Monday, January 3, 2011
In her eyes, they see letters and numbers; elsewhere in the painting, other letters and numbers. Given the never-ending questions about the famous "non-smile" in this painting, questions about "who this really is," and the recent works of Dan Brown, including "The Da Vinci Code," "The Lost Symbol," and others, it's no surprise that people are still trying to figure out what important secret Da Vinci was hiding or what message he intended to leave us.
If you're not familiar with Dan Brown and what he puts forth about the hidden secrets, check out his website:
I should get right to the point of the matter here and let you know that I have solved the mystery of the letters and numbers, that seemingly appear within the painting, and what Da Vinci was up to with the "Mona Lisa."
However, I'll give you another glimpse of Mr. Brown's deduction processes before I proceed. Check out this video...
Now, the answers to the eternal questions!
I did not come to this glibly...I am an artist, so I have some experience in putting forth meaning and messages on canvas, and I have listened to and heard some of the "evidence" put forth by others.
1. It has been touted that Da Vinci toted this treasure to Tuscany and back, from the moment he started it until he finished it just before he died.
2. The picture has many elements of painting types...portrait, landscape, seascape, and still life.
3. There's the "enigmatic" smile. No fun, no emotion, straightforward.
4. Numbers and letters, such as "D," and "L," and "7", to name a few, appear in various spots within the painting.
5. According to records, it was never finished while Da Vinci was moving around...he didn't put the last brush stroke on it until after he couldn't travel anymore.
What does this all mean?
Da Vinci was a traveling salesman. "Mona Lisa" was his "sales kit." He took it everywhere.
In order to be able to sell canvas, paints and brushes, he had to be able to show that you could use his stuff to paint any kind of picture! Portrait? No prob. Seascape, landscape, still life? Go ahead, knock yourself out...do them all at once!
He couldn't paint someone smiling or laughing. This was business. People like to know they're spending their money on serious objects that they, in turn, can use to make money.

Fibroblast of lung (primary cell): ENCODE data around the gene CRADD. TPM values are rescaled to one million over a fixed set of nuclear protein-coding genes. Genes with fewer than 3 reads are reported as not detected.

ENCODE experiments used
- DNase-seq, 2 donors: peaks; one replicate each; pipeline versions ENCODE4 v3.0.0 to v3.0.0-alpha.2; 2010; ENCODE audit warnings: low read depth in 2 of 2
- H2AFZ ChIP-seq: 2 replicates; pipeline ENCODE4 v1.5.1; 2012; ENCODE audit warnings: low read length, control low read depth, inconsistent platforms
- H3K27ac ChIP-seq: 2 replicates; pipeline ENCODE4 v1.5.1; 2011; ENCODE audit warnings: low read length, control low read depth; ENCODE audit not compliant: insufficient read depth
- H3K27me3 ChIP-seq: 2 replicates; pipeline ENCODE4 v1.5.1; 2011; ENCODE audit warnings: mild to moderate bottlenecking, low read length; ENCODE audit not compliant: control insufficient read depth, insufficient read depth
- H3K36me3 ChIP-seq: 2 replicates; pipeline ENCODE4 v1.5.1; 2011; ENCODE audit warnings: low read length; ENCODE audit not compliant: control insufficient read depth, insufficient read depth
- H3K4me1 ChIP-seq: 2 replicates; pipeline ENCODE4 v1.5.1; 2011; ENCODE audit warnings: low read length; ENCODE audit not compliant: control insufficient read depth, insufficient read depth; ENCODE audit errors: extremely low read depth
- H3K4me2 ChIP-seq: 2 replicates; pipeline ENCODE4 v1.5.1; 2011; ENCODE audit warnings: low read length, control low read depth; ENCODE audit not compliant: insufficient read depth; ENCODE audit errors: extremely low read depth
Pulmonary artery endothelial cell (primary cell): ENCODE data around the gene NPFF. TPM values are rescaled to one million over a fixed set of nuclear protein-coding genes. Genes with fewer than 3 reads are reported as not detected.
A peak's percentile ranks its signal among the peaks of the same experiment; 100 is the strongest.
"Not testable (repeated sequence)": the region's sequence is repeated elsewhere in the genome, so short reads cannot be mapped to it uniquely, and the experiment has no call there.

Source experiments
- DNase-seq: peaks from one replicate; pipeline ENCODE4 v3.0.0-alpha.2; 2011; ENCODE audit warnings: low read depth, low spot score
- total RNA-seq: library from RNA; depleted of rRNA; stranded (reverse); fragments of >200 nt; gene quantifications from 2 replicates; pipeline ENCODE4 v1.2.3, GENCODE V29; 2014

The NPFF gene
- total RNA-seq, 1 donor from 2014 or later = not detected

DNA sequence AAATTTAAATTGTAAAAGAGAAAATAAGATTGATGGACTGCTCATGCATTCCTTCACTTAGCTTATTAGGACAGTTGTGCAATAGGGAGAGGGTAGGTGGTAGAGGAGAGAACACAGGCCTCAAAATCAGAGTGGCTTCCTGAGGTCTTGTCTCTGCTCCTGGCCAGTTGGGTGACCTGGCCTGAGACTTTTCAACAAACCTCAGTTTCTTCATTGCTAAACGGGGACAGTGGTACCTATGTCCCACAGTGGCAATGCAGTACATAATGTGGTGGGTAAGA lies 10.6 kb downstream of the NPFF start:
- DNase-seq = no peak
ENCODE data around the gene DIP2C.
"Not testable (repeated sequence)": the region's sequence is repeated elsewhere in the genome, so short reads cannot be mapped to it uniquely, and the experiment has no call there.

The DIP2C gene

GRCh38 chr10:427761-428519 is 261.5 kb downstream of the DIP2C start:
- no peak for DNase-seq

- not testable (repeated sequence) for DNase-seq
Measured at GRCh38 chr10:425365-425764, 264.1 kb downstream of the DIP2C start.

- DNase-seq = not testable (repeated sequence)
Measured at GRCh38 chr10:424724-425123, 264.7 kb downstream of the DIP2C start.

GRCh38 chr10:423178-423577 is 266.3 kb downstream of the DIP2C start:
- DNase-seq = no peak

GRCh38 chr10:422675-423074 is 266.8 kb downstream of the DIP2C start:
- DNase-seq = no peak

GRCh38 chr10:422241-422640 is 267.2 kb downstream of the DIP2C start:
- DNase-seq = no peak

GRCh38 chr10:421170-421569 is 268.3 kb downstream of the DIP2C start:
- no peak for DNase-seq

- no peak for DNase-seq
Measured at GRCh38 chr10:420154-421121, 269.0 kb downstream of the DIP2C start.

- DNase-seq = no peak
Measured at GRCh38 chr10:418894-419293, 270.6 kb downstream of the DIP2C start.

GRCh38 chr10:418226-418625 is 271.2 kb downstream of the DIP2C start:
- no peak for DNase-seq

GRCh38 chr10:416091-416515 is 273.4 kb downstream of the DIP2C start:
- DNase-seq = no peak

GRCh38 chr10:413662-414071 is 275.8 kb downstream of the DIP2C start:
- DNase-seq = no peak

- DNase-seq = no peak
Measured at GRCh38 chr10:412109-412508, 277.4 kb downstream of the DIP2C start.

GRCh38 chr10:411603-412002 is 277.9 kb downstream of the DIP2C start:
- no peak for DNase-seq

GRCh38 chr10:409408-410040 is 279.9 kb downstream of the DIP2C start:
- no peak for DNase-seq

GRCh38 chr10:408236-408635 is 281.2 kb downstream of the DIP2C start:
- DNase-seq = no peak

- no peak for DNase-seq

The numbers and letters? His "cheat sheet!" While he's showing what the stuff can do, people ask questions...what color did you use, what size brush, what kind of canvas?
Luigi asks, "Leo, che spazzolla (brush)? Che colori (color)?"
Leonardo sees "V" and "7" that he wrote into the painting..."Verde" (green), he responds..."Spazzolla numero 7." It's like PowerPoint!
And it was something he painted on as he showed his wares. As he traveled the cities and towns, carrying it about, he would paint on it showing people how his supplies would be the best for them.
When did he finish it? When he didn't need to use it for sales promotions anymore. In fact, one day after he retired, while having a cappuccino, he looked at it and said, "Not bad. I could probably just paint over the numbers and letters and sell this thing...could use a few lire!" And then he thought, "Probably some day someone will see those numbers and letters and think that I have a great secret or it's some mystic code! That would be funny!"
And, as for the mystical triangles and squares...they sell protractors, don't they?
After framing it, I looked closely one day as there appeared to be something 3D in the picture. Right there in the painting? The tip of his palette knife.
The painting is here, above, on the left.
The knife tip is on the right side of the painting, above the top rock on the right...the dark spot in the base of the tree/weed. Of course, generations in the future will, no doubt, be sure that we were smuggling precious metals via artwork or setting up magnetic codes that, once all paintings with metal tips in them are lined up with magnets, would lead the world to Atlantis. Whatever!
And, the secret in the painting that I did, below here on the right?
I was trying to paint something that I could put in the hotel gift shop that I thought someone would buy!
The other secret? It worked...the painting was only in the shop three days.
There are many things in paintings. Dust, dirt, sand (see Monet), oil, water, bad chemicals, and many other things, including things we don't want to think about.
Remind me to tell you about the time I sneezed during a watercolor demonstration.
Oh, before I forget. The biggest idea an artist puts into a piece of art? A keen desire to sell!